Mark McCormack was the first man to view sport through the prism of business. Widely acknowledged as the originator of an industry, McCormack’s IMG company has remained the preeminent agency in sport and has become known as something of a university for young executives looking to forge a career in the field.
In this exclusive article, Donald Dell, McCormack’s fellow Yale graduate, the first man to follow in his footsteps, his chief adversary, and his lifelong friend, gives his personal account of the man behind the business.
Sports Illustrated led their May 1990 issue with the headline ‘Mark McCormack – The Most Powerful Man In Sports’, and few would have disagreed. 23 years have passed since the edition went to print, but Mark’s impact on sports has not diminished. Much of the sporting landscape as we know it – not confined just to the business of sports – was a creation of the pioneer Mark Hume McCormack, the founder of International Management Group (IMG).
Handsome, with messy blonde hair and a winning smile, Mark looked liked a professional golfer, and he came pretty close to being one. He was the number one player at his college, William & Mary, when he often played against the star golfer from rival school Wake Forrest, Arnold Palmer. The pair struck up quite a rapport in their college years, which was to pay dividends for both men down the line.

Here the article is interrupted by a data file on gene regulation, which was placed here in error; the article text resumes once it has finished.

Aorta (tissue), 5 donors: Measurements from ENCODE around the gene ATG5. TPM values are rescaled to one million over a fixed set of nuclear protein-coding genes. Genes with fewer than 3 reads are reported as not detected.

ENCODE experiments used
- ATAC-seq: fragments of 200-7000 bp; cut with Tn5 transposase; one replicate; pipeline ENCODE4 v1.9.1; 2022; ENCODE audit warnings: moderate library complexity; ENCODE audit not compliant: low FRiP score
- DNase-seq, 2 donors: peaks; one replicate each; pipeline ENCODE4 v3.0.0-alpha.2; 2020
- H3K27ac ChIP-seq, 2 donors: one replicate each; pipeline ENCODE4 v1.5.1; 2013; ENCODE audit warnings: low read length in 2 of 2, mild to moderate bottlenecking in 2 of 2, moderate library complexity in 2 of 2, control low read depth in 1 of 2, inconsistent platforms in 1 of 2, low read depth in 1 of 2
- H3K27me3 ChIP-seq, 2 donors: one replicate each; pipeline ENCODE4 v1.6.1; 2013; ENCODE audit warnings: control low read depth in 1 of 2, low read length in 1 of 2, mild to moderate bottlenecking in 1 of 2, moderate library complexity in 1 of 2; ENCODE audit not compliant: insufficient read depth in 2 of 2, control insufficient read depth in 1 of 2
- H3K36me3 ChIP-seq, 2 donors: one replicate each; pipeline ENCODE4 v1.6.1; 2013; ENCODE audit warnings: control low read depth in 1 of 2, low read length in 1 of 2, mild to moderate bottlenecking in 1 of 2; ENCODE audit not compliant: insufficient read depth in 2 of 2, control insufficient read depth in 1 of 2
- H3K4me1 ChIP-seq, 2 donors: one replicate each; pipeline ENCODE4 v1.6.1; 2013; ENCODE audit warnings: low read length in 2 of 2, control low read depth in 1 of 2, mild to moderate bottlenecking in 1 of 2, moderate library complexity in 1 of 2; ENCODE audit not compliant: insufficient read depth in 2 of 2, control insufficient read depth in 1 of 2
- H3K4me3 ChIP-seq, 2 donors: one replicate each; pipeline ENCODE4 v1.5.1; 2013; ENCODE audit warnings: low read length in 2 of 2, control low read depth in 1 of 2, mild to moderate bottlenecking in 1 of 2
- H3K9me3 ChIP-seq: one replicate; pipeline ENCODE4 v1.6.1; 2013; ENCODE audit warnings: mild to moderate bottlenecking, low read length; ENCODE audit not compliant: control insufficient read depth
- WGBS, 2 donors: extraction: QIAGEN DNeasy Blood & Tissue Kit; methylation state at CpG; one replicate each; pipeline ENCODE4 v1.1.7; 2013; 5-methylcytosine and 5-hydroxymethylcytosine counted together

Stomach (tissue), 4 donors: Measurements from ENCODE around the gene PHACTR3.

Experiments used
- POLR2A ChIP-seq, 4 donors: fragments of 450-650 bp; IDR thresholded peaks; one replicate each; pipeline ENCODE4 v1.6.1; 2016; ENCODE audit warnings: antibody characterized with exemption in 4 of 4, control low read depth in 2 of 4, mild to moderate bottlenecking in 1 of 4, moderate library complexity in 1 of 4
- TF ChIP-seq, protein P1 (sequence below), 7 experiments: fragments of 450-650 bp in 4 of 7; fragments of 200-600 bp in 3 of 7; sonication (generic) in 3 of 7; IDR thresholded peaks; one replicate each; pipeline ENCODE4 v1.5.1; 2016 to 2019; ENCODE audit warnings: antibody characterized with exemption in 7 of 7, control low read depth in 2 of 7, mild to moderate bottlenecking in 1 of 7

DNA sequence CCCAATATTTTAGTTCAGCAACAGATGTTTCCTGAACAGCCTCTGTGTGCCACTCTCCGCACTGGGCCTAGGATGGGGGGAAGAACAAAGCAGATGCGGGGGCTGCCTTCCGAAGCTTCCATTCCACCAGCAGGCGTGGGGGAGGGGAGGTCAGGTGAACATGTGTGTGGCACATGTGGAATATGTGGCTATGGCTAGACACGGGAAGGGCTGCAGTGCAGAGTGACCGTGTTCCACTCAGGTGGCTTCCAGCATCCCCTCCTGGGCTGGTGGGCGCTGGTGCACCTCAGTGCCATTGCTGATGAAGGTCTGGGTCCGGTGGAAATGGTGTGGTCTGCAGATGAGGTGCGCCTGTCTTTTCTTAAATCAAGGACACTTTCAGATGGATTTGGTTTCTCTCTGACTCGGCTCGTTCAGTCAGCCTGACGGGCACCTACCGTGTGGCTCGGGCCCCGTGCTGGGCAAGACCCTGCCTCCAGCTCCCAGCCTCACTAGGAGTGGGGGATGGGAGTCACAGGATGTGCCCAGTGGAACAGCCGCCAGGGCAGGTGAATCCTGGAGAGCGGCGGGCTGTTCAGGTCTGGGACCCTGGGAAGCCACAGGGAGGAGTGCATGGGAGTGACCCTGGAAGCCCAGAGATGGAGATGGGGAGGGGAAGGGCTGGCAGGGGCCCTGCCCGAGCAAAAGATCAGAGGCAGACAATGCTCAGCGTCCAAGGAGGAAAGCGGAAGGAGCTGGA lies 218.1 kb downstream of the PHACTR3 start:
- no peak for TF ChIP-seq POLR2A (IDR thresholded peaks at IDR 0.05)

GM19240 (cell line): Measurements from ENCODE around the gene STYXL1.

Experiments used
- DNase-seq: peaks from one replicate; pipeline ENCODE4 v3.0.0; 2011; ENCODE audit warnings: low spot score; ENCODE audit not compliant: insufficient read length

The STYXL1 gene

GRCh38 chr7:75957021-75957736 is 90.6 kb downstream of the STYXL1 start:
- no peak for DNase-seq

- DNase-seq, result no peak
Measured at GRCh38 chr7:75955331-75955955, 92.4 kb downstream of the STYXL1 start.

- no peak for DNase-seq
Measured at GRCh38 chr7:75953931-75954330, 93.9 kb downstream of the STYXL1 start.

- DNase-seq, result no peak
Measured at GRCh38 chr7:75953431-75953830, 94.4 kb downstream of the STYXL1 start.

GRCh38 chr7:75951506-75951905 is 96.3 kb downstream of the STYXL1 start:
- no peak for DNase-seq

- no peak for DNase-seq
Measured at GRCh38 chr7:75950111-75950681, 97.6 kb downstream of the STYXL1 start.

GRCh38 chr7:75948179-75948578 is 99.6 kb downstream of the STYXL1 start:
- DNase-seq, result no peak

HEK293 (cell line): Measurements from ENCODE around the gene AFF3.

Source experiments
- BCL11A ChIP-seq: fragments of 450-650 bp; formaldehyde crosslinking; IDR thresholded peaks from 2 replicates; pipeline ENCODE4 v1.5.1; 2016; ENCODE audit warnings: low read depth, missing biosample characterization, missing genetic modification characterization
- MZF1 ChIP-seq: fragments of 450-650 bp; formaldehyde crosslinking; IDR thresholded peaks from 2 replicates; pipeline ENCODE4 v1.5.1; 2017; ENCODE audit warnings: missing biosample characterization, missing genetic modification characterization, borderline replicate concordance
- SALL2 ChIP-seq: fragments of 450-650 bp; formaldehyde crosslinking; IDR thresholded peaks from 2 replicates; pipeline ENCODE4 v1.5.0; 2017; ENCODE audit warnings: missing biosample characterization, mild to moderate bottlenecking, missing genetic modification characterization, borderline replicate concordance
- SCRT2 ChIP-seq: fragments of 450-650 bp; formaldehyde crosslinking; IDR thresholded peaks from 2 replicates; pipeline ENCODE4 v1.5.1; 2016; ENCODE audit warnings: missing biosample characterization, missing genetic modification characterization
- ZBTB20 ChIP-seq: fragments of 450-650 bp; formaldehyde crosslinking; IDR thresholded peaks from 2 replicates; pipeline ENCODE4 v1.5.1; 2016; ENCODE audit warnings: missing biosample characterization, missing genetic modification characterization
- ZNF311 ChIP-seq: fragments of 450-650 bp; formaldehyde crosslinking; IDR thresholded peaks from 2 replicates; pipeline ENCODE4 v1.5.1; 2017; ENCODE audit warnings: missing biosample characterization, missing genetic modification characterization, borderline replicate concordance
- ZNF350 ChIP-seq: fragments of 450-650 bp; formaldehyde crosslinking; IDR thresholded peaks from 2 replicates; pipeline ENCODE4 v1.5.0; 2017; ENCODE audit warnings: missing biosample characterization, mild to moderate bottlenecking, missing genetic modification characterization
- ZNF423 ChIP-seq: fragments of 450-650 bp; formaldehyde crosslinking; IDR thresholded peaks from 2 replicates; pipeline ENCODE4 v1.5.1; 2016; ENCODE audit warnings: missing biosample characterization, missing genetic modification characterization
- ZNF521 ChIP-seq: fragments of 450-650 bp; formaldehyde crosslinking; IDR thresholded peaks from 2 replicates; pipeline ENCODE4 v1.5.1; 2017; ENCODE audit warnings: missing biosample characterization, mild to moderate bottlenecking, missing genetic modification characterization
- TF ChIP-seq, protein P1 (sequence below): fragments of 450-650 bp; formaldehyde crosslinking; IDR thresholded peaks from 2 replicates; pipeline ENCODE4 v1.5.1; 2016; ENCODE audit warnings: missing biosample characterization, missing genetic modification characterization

Mark had graduated from Yale Law School in 1954 and practised law in Cleveland until 1960, when he decided to approach his old friend Arnold about the prospect of managing his business affairs. According to legend, the pair made a deal based on a handshake and Mark turned his new client’s US$4,000 a year clothing contract into a multi-million dollar business. The rest, as they say, is history.
Mark’s reputation soared on the back of his new client’s commercial success and it wasn’t long before Gary Player and Jack Nicklaus also wanted a piece of the financial pie. And so IMG was born.
At its height, IMG had 2,500 employees in 81 offices in 30 countries. Whether you are a parent trying to manage a household or the chief executive of a multinational company worth US$750 million, delegation is a lesson everyone must learn. But Mark’s unique twist on the lesson was managing delegation. He had a way of saying, “I am delegating a lot of responsibility to you, but that doesn’t mean I am not paying attention.”
Mark was exactly ten years older than me and he had been in golf for exactly ten years before I started ProServ. Before that era, Hollywood stars had long had agents managing their legal, financial and marketing affairs, but the sports field was essentially wide open. So Mark had led the way with golfers and we inadvertently copied the blueprint for tennis players. For Palmer, Nicklaus and Player of IMG, read Arthur Ashe, Stan Smith and Yannick Noah of ProServ.
To continue reading this article, open up the digital version of the November 2013 magazine feature below.